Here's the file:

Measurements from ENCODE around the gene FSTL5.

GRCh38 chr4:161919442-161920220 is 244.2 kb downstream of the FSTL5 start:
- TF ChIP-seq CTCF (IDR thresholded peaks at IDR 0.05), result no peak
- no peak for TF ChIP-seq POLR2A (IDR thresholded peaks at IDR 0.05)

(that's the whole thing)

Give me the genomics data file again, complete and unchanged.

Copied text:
Measurements from ENCODE around the gene FSTL5.

GRCh38 chr4:161919442-161920220 is 244.2 kb downstream of the FSTL5 start:
- TF ChIP-seq CTCF (IDR thresholded peaks at IDR 0.05), result no peak
- no peak for TF ChIP-seq POLR2A (IDR thresholded peaks at IDR 0.05)